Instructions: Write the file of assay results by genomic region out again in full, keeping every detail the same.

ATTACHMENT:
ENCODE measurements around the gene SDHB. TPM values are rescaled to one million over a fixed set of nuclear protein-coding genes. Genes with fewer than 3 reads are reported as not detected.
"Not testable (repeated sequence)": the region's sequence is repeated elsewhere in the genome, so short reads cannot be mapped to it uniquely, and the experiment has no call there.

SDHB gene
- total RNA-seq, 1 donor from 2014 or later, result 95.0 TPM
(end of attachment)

ENCODE measurements around the gene SDHB. TPM values are rescaled to one million over a fixed set of nuclear protein-coding genes. Genes with fewer than 3 reads are reported as not detected.
"Not testable (repeated sequence)": the region's sequence is repeated elsewhere in the genome, so short reads cannot be mapped to it uniquely, and the experiment has no call there.

SDHB gene
- total RNA-seq, 1 donor from 2014 or later, result 95.0 TPM